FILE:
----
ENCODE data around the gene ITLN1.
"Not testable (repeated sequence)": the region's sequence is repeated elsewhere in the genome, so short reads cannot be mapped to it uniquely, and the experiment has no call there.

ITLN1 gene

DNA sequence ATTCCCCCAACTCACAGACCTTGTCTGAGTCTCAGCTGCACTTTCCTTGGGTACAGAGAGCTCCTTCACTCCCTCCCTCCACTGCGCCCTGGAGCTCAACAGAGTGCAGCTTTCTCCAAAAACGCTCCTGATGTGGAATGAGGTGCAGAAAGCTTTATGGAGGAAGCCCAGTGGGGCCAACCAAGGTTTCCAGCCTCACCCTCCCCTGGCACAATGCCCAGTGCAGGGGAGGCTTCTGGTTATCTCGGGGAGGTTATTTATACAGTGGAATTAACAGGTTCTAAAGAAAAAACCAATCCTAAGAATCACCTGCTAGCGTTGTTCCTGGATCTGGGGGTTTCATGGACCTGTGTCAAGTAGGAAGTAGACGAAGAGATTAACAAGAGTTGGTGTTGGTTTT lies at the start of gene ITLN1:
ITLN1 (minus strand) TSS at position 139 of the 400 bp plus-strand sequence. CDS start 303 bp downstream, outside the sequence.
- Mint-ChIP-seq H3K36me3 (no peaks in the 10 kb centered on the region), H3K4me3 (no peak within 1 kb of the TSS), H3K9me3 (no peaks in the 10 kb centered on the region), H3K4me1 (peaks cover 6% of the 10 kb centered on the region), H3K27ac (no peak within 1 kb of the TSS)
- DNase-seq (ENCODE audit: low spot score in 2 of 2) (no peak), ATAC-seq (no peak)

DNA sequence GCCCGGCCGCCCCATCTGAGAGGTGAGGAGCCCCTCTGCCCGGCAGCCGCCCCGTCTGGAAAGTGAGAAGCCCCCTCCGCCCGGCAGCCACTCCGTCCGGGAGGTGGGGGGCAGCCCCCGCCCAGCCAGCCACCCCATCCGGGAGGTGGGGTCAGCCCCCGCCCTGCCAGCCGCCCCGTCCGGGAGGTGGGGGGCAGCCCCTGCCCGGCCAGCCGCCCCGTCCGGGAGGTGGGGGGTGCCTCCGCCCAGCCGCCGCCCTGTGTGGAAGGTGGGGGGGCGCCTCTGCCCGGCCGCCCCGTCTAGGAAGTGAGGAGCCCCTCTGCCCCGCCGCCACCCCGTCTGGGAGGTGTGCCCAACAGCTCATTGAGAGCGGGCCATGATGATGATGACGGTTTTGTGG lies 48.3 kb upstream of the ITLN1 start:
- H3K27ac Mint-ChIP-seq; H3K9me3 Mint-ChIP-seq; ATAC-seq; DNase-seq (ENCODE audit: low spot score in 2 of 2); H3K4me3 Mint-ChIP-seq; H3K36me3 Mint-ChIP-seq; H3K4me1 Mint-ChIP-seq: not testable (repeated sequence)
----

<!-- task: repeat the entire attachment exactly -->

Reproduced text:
ENCODE data around the gene ITLN1.
"Not testable (repeated sequence)": the region's sequence is repeated elsewhere in the genome, so short reads cannot be mapped to it uniquely, and the experiment has no call there.

ITLN1 gene

DNA sequence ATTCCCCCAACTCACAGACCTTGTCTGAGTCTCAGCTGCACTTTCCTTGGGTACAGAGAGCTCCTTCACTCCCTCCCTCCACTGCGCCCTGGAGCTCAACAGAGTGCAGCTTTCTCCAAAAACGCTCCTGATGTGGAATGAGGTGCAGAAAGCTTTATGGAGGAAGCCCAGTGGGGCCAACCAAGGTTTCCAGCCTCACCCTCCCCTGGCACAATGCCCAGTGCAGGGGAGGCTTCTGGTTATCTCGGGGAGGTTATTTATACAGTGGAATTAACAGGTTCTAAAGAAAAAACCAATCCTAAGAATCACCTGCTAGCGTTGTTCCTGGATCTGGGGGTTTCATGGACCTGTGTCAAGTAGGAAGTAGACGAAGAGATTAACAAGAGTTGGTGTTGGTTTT lies at the start of gene ITLN1:
ITLN1 (minus strand) TSS at position 139 of the 400 bp plus-strand sequence. CDS start 303 bp downstream, outside the sequence.
- Mint-ChIP-seq H3K36me3 (no peaks in the 10 kb centered on the region), H3K4me3 (no peak within 1 kb of the TSS), H3K9me3 (no peaks in the 10 kb centered on the region), H3K4me1 (peaks cover 6% of the 10 kb centered on the region), H3K27ac (no peak within 1 kb of the TSS)
- DNase-seq (ENCODE audit: low spot score in 2 of 2) (no peak), ATAC-seq (no peak)

DNA sequence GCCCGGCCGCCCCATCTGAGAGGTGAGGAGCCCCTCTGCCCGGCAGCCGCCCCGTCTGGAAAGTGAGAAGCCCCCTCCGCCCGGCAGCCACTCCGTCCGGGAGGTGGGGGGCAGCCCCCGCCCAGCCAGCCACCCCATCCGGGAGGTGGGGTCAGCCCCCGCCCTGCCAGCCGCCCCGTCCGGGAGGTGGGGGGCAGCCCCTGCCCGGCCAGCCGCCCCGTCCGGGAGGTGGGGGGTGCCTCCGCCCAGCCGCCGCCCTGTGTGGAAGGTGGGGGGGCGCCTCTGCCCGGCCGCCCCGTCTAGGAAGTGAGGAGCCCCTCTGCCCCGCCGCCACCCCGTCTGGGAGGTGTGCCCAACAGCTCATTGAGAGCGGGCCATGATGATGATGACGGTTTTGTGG lies 48.3 kb upstream of the ITLN1 start:
- H3K27ac Mint-ChIP-seq; H3K9me3 Mint-ChIP-seq; ATAC-seq; DNase-seq (ENCODE audit: low spot score in 2 of 2); H3K4me3 Mint-ChIP-seq; H3K36me3 Mint-ChIP-seq; H3K4me1 Mint-ChIP-seq: not testable (repeated sequence)